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Prayer continuing in local schools

Posted on November 28, 2013 by Vauxhall Advance

A decision rendered by Horizon School Division’s board of trustees on Tuesday ensures area schools that already recite the Lord’s Prayer as part of school activities will be permitted to continue the practice.

An objection to the practice at Dr. Hamman School in Taber earlier this month prompted a controversial decision to discontinue the recitation of the prayer at that school.

Vauxhall Elementary School, Hays School and Enchant School all currently recite the Lord’s Prayer.

“I think it’s good. We enjoy doing it, and are glad to do it,” said Enchant principal David Walters. “We don’t make anybody do it if they don’t want to. I don’t think it’s a big issue around here, we’re pleased, I think we’ll continue with our practice. We want to be respectful of everybody, if somebody has an objection, we’re willing to listen to that and see if we can work it out.”

Vauxhall Elementary School principal Dale Cummings indicated the school will follow the direction of the board of trustees with regard to the issue in future.

“We’ll just continue doing what we’ve been doing at our school until they build their policy.”

Other schools which still recite the Lord’s Prayer in Horizon School Division include Chamberlain School, Lomond School, Central School’s Mennonite program, the Horizon Mennonite Alternative Program, Taber Mennonite School, and all 18 Hutterite schools.

While stopping short of suggesting the development of a policy with regard to recitation of the prayer isn’t needed, Walters noted than in general he is rarely in favour of more bureacracy associated with decision making.

“My opinion is, we want to have as few policies as possible. If something is such an issue in a community that not having a policy creates a problem or an injustice for somebody, then yes, maybe a policy should be put in place. My experience is, the more policies your have, the less happy your society is, because that’s less freedoms. You could nail everything down, but I don’t want to live in that society, I want to live in a society that is regulated by love and care and kindness and common sense. Sometimes if you get a ridgid policy, you can’t use your own good common sense and judgement. I think the fewer policies we have, the better off we are.”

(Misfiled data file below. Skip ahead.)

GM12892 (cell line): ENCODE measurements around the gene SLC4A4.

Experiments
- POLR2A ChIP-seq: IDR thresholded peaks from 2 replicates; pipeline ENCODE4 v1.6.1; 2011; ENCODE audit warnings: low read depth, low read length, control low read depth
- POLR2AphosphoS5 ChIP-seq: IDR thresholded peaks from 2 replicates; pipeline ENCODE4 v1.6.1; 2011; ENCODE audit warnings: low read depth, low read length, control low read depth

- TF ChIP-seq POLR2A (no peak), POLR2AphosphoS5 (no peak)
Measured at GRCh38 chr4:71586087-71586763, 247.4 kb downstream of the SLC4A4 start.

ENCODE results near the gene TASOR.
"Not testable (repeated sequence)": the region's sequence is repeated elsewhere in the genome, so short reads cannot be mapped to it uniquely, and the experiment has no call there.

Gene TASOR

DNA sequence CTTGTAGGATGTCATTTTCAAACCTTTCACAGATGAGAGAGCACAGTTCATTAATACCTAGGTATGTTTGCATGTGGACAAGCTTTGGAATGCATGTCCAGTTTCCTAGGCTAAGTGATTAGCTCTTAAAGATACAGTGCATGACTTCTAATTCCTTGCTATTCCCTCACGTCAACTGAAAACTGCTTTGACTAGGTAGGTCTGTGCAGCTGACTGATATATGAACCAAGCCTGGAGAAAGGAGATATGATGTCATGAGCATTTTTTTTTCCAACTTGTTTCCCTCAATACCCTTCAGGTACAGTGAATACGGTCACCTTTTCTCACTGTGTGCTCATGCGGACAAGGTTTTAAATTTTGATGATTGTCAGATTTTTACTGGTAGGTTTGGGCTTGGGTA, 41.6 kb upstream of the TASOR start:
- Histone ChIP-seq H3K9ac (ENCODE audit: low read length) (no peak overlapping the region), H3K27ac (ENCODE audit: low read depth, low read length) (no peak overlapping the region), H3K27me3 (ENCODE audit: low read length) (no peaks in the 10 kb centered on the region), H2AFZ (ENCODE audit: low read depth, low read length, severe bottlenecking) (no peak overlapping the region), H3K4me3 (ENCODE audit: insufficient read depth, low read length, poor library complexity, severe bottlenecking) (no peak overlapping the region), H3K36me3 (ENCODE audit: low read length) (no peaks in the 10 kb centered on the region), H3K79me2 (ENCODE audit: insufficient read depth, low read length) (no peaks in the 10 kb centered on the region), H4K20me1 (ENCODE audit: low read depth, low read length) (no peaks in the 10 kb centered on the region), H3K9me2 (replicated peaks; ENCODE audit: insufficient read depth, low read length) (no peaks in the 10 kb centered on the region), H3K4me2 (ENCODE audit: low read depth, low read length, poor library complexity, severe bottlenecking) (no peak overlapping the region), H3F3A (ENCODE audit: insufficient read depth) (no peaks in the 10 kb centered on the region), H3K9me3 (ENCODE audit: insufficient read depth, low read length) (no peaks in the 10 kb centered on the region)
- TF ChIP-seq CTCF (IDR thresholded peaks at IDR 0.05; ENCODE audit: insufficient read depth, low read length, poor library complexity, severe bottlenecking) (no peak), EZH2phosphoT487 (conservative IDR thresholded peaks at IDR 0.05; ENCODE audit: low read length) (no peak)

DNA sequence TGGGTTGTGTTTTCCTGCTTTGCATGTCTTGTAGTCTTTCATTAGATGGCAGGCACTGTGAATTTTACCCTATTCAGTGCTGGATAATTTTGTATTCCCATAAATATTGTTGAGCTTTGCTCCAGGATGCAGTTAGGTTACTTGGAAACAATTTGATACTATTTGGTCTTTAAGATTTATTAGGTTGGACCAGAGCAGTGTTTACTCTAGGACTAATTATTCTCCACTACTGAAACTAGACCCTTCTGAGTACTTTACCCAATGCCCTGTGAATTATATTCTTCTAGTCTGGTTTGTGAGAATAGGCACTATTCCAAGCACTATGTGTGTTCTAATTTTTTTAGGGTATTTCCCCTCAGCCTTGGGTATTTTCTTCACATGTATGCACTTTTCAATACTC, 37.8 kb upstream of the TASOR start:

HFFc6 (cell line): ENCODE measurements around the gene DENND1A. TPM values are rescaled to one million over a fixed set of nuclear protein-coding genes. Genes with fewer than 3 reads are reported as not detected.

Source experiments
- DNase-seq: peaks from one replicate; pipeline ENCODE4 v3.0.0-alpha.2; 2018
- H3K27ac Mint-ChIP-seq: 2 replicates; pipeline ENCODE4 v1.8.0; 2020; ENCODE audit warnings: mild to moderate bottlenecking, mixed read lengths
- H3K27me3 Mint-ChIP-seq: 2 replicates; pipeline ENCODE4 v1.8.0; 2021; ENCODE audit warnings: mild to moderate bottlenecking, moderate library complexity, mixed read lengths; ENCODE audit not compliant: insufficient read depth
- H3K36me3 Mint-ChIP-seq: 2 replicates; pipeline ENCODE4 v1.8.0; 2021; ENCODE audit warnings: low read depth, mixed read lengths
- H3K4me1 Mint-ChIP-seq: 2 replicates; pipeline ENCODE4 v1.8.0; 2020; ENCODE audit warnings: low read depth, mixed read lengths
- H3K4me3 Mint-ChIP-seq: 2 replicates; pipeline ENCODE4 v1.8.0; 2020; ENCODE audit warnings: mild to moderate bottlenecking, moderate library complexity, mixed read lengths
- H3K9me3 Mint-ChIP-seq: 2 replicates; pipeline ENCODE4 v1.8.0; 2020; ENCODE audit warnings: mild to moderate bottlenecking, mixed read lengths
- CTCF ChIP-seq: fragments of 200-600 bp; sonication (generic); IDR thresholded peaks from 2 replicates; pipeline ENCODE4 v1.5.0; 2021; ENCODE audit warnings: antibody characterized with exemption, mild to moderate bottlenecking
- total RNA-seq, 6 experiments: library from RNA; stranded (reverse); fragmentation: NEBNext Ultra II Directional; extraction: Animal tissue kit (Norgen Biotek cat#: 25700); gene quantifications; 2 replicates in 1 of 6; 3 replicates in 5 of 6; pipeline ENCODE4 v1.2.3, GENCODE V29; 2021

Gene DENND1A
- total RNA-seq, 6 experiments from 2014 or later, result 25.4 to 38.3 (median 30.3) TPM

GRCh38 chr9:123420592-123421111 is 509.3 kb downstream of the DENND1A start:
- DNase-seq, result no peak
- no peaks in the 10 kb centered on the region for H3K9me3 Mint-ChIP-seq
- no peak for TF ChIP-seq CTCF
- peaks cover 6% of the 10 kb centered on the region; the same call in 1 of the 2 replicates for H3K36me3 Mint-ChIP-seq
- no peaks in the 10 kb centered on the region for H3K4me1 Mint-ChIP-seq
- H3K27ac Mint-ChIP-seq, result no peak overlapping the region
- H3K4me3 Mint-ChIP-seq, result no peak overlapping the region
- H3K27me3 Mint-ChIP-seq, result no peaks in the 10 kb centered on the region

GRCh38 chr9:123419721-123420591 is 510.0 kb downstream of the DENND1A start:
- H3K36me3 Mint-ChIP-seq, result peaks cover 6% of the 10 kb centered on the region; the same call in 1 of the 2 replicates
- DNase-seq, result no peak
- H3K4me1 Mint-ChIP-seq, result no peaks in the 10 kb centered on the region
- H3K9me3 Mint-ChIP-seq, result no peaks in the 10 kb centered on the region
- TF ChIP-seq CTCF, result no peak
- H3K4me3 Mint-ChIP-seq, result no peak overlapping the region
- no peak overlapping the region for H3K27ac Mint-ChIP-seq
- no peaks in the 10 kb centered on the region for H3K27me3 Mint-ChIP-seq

Cummings was more in favour of a policy direction on the matter from the Horizon board of trustees.

“It looks like they probably do (need to develop a policy), I think that’s their focus. In light of the current situation it’s probably a good idea for the board to do that. It’s such a touchy issue, I’d rather not even comment on it. Everybody’s got such different feelings on it, and we’ll just continue to do what the board has directed us to do. We’ve been doing it in our school, we’ll just keep doing it until a policy says we continue or change what we do. A policy could take some time to build, because Horizon will consult with everyone, which is excellent, because people will have input on the policy.”

Cummings reiterated any decisions on the matter in future should reside under the purview of the board of trustees.

“It’s a sensitive issue for people, and I just hope people keep in mind it’s a hard one to comment on. I just really have to let it be with the board, and we’ll continue with what we’re doing until policy directs us in a different way.”

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